7 indispensable features of a PR monitoring platform
July 16, 2012 1 Comment
With the rising importance for corporations of understanding Internet conversations, monitoring platforms seem to be sprouting from nowhere every week-end. And with prices ranging from nil to 6 figures and feature sets tailored for many different use cases, it has become almost impossible to compare offerings directly.
Here are 7 essential features you’ll want to look for if your monitoring is PR and reputation management oriented.
Defining clean reading-lists
When watching out for crisis-alerts, it is a good idea to include as many significant sources as possible in your data: picking up a criticism from a small blog before a larger one amplifies it will prove invaluable to crisis management.
But if you’re monitoring competition or launching a niche product, more sources will simply mean more noise and less ability to analyze your coverage in meaningful ways (share of discussion, sentiment analysis by humans …)
Depending on your usage scenario, you need to be able to tailor your reading lists very accurately.
- One product today, three tomorrow.
- Four competitors today, six tomorrow.
- New technology, new regulations, new blogs, new buzzwords.
How easy is it for you to adapt to these changes? A monitoring plan optimized for January may look pretty outdated in July. Can you easily add or remove sources and keyphrases to your monitoring?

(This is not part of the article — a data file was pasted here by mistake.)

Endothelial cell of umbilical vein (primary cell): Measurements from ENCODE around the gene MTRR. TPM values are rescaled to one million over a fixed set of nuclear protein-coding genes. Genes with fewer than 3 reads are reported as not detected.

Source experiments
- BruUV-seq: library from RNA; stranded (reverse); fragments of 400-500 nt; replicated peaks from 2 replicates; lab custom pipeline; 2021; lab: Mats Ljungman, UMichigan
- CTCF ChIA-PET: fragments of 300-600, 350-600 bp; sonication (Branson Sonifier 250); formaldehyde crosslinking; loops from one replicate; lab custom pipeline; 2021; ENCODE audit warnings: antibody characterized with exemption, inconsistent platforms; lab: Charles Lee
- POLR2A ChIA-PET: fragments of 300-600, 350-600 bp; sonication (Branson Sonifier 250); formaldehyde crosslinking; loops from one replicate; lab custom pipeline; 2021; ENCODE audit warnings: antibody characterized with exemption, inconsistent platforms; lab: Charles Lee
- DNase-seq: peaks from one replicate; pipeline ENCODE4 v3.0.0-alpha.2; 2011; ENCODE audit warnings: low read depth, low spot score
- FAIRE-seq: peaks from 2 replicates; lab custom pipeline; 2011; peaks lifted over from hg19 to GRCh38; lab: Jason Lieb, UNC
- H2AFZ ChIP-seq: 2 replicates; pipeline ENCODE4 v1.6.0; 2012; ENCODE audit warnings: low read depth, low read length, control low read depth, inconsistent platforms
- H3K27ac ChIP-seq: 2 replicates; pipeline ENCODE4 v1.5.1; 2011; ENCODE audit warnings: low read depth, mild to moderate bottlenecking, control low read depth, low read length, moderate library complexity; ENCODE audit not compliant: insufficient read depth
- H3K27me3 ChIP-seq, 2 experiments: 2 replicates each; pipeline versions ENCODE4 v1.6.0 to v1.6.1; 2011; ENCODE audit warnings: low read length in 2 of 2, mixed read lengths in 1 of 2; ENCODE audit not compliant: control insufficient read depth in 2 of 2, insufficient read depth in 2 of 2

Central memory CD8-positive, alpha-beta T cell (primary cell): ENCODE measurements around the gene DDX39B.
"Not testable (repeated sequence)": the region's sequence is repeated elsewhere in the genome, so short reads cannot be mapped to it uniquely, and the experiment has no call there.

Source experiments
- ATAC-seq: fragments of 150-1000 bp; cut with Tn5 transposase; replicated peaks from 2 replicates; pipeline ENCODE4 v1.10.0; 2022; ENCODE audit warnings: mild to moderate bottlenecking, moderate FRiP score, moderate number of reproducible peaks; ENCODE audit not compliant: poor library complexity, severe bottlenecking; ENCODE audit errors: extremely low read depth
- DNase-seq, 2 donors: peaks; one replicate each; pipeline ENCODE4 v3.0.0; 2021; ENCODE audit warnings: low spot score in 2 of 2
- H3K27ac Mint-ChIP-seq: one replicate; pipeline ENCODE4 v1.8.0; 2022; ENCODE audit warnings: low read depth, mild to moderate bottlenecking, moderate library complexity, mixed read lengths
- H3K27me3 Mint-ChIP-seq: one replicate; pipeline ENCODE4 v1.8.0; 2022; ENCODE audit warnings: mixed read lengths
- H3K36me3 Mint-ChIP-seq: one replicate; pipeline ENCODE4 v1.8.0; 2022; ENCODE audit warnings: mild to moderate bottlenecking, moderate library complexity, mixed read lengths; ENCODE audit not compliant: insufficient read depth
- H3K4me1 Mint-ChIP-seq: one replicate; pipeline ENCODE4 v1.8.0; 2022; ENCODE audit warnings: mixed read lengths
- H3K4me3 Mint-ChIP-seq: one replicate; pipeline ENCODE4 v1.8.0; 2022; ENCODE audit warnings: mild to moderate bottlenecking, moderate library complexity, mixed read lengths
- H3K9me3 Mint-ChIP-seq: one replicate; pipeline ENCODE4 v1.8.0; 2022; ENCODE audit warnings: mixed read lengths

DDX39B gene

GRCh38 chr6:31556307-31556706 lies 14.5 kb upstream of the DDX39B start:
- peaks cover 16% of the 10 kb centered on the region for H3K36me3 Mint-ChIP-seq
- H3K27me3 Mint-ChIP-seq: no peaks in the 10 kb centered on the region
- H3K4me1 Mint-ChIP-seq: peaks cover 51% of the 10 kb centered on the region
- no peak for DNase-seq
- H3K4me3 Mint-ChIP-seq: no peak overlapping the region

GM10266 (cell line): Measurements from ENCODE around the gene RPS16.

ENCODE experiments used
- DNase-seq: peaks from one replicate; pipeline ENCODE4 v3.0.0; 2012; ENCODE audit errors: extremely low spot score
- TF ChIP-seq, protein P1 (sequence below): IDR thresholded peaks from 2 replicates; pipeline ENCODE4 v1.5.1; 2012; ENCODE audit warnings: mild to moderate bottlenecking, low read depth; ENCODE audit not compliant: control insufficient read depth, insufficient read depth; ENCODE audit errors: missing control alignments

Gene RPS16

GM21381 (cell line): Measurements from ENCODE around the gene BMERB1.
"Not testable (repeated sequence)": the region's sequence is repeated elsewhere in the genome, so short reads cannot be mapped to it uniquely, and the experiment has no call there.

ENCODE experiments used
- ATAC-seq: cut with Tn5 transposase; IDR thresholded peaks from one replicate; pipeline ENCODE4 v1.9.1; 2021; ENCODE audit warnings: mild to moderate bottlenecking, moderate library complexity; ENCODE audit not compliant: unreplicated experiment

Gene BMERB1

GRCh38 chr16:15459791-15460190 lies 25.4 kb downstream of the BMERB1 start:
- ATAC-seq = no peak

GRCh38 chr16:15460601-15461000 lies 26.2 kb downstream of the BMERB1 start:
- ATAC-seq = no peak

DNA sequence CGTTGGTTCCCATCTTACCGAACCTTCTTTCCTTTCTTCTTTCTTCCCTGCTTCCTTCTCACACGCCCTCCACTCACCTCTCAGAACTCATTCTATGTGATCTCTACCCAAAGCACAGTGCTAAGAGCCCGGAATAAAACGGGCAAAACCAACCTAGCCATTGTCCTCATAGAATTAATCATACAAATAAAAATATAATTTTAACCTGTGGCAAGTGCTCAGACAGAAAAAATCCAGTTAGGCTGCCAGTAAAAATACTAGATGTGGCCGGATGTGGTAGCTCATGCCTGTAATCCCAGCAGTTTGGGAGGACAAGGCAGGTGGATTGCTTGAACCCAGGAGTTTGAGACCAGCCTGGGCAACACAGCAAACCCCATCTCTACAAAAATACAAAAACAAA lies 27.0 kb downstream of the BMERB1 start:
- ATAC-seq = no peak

Mixing it up
Twitter delivers news (and rumours). Fast. Facebook provides recommendation. Good blogs are niche lighthouses. But don’t count traditional media out just yet.
While there is great value in social media monitoring, it cannot be your only source of information for PR and reputation management. According to Edelman’s 2012 Trust Barometer, traditional media are still, by a safe margin, the most influent source of information when it comes to trust.
The ability to mix data from online and social monitoring and traditional offline clipping into a consistent feed is essential to analyse and understand along what paths news about your company circulate, which source is more influent and to be sure you are not missing out on anything important.
Blocking out the noise
What do SERPs look like for your company name, CEO, brand, products, competitors, technology (…)?
Hopefully, you own the first lines or pages of results, but beneath these are plenty of other pages unrelated to your brand and which are all likely to place news in your unfiltered monitoring feed.
For Augure, noise sources (from our point of view ) are many : atmospheric metal music (yes, that exists), world of warcraft guilds, organist fan clubs, photography exhibitions, magic tricks … plus a constant slew of good and bad omens (Augure means omen, in French) in all types of activities, from business to arts. All of these use the term Augure so a simple keyword based monitoring feed would probably contain 80% of noise.
It’s important. Noise will lower your confidence in monitoring results and lower your focus. More importantly, it will make all analysis impossible and crisis detection very unreliable.